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News: just half of British firms vet suppliers for Bribery Act compliance

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7th Mar 2013
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Close to half of British firms (48 percent) fail to vet their suppliers for compliance with the UK Bribery Act, yet only six percent would re-tender if they found out their suppliers were not compliant.

These findings were revealed by the Fraud Investigation & Dispute Services team at Ernst & Young, who polled procurement managers and directors from companies across the UK.

Midmarket businesses were often less likely to have systems and processes in place to counter bribery risk, while firms at both ends of the spectrum showed complacency in their vetting procedures.

Close to a third (60 percent) of firms with a turnover of between £5m and £50m currently vet their suppliers for UK Bribery Act compliance, while a further 16 percent of these mid-market firms would ‘do nothing’ if they found evidence of non-compliance.

Among the firms that don’t currently vet suppliers, 60 percent said they were not planning to introduce compliance-checking processes in the future.

Larger firms (turnover of £50m+) seemed to take a more hard-line policy, with 40 percent saying they would cut ties with suppliers who didn’t comply with the Act.

Other findings from the research:

  • 24 percent of firms believe taking on a new supplier entails the greatest risk to their supply chain
  • Under half (48 percent) of firms carry out third-party due diligence in their supply chain
  • Less than half (44 percent) of mid-market firms (turnover of between £5m and £50m) carry out third-party due diligence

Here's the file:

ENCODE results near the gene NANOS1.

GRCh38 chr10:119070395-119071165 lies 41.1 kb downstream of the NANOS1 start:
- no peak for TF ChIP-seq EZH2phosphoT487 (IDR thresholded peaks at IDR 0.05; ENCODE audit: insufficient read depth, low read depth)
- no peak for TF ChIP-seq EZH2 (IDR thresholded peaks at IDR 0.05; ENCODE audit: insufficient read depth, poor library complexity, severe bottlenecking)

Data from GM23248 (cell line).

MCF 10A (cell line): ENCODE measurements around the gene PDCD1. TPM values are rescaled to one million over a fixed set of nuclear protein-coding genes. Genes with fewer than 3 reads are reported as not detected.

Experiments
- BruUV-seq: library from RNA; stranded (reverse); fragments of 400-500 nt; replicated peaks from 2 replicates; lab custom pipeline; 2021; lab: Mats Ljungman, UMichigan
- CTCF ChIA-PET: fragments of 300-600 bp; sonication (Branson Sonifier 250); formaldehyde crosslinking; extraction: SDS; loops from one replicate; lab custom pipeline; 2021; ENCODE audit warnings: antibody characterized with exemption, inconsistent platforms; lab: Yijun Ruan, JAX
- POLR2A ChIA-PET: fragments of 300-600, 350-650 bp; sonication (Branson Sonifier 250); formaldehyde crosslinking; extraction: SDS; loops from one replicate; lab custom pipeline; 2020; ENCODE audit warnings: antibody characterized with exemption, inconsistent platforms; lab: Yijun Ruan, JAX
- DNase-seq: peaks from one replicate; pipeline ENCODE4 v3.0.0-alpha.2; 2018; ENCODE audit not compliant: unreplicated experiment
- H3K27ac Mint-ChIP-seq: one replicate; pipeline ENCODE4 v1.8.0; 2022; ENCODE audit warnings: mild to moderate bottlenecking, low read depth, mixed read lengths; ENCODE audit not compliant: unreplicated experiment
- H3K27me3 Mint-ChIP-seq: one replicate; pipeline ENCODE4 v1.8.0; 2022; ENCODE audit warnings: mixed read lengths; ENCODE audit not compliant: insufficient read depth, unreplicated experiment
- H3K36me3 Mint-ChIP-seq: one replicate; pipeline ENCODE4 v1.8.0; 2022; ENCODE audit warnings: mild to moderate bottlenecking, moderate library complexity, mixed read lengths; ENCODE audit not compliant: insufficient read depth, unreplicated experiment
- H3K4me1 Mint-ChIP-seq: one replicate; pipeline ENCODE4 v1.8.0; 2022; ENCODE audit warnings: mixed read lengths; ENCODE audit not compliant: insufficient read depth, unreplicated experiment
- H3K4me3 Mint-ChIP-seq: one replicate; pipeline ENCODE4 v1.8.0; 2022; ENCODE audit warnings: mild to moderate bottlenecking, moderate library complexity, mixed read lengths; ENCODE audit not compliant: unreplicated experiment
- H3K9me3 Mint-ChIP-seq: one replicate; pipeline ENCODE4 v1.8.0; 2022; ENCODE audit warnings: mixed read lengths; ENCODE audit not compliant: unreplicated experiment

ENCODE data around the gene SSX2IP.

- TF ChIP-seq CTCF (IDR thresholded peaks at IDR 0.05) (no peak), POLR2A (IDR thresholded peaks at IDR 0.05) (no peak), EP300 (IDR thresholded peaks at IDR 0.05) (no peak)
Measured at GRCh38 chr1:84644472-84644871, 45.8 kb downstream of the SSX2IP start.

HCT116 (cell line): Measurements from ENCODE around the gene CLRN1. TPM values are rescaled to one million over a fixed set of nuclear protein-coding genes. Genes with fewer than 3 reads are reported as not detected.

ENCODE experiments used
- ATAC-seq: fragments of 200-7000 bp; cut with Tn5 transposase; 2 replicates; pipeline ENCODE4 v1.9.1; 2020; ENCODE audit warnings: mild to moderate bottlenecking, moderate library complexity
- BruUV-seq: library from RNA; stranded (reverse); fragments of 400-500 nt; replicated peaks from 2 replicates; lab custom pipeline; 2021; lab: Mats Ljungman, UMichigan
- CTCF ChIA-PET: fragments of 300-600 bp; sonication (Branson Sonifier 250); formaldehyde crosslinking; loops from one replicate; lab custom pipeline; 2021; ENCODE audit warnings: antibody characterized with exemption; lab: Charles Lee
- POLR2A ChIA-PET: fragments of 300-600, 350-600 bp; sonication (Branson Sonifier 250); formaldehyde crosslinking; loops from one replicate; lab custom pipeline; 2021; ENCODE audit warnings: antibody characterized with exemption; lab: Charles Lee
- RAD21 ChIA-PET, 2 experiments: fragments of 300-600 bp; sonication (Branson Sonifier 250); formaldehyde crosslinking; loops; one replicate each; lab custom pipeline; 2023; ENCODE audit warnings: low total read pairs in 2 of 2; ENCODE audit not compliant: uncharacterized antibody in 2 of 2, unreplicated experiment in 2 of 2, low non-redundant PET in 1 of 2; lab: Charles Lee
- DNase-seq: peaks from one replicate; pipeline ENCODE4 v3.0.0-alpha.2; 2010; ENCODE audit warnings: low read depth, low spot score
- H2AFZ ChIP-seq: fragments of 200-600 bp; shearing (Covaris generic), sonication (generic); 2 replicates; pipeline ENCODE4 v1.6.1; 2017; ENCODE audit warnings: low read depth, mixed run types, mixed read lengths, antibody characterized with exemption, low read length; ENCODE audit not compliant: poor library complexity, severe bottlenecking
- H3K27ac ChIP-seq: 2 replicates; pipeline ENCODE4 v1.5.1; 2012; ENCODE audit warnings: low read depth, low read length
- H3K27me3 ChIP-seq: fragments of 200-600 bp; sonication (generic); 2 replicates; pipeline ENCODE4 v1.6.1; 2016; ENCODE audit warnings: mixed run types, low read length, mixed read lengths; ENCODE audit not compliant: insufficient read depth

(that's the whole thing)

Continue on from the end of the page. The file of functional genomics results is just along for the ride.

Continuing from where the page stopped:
John Smart concluded: “Many businesses are underestimating the reach of the UK Bribery Act. Our findings reveal that there is still a lot of work to be done in this area to ensure that directors and senior managers not only realise the importance of complying with the Act, but also are willing to examine whether their entire supply chain is meeting these same standards. Anyone who thinks that the issue of third-party compliance can simply be glossed over is making a grave mistake, as failures in this area can lead to significant fines and penalties for all involved.”

From an HR point of view, building supplier vetting processes into the business and ensuring these are well-known is a good way to champion company integrity – a key driver of employee engagement. Building the business case for supplier vetting can also involve bringing in support from the PR function, because companies found to be dealing with non-compliant suppliers may suffer damage to reputation.

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